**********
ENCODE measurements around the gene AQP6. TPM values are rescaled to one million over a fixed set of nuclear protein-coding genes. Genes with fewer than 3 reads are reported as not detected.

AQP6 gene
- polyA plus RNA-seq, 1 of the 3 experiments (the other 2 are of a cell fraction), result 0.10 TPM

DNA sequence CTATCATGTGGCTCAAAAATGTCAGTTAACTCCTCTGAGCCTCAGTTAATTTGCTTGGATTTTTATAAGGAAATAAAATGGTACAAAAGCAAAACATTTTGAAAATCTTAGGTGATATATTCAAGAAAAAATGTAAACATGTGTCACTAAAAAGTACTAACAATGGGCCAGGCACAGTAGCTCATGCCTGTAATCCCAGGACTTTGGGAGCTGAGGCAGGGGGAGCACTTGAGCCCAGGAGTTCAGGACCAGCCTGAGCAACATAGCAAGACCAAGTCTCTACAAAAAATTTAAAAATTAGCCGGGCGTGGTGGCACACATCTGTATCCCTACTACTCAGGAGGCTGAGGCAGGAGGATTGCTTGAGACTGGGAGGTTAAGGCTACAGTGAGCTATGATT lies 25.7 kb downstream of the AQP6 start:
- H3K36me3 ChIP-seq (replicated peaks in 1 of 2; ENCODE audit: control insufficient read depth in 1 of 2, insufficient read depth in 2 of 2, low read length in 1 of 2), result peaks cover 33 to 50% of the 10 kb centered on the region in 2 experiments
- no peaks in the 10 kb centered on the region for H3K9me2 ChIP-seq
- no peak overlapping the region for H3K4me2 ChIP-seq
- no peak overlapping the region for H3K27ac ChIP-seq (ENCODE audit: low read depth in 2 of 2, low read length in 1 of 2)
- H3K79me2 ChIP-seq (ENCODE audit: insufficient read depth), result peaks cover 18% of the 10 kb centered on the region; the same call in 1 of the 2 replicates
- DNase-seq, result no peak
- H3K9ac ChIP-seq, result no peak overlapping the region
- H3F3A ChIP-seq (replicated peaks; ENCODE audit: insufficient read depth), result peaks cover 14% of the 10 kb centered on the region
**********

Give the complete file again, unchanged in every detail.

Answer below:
ENCODE measurements around the gene AQP6. TPM values are rescaled to one million over a fixed set of nuclear protein-coding genes. Genes with fewer than 3 reads are reported as not detected.

AQP6 gene
- polyA plus RNA-seq, 1 of the 3 experiments (the other 2 are of a cell fraction), result 0.10 TPM

DNA sequence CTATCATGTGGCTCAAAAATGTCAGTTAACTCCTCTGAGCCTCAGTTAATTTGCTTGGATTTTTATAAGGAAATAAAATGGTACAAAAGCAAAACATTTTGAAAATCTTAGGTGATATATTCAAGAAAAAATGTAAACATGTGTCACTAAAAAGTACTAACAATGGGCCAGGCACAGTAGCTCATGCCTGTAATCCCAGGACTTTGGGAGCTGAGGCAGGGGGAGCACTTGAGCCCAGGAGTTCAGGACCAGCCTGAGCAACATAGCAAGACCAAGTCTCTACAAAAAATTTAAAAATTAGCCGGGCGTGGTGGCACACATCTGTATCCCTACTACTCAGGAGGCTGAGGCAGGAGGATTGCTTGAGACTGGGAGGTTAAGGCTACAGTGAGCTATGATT lies 25.7 kb downstream of the AQP6 start:
- H3K36me3 ChIP-seq (replicated peaks in 1 of 2; ENCODE audit: control insufficient read depth in 1 of 2, insufficient read depth in 2 of 2, low read length in 1 of 2), result peaks cover 33 to 50% of the 10 kb centered on the region in 2 experiments
- no peaks in the 10 kb centered on the region for H3K9me2 ChIP-seq
- no peak overlapping the region for H3K4me2 ChIP-seq
- no peak overlapping the region for H3K27ac ChIP-seq (ENCODE audit: low read depth in 2 of 2, low read length in 1 of 2)
- H3K79me2 ChIP-seq (ENCODE audit: insufficient read depth), result peaks cover 18% of the 10 kb centered on the region; the same call in 1 of the 2 replicates
- DNase-seq, result no peak
- H3K9ac ChIP-seq, result no peak overlapping the region
- H3F3A ChIP-seq (replicated peaks; ENCODE audit: insufficient read depth), result peaks cover 14% of the 10 kb centered on the region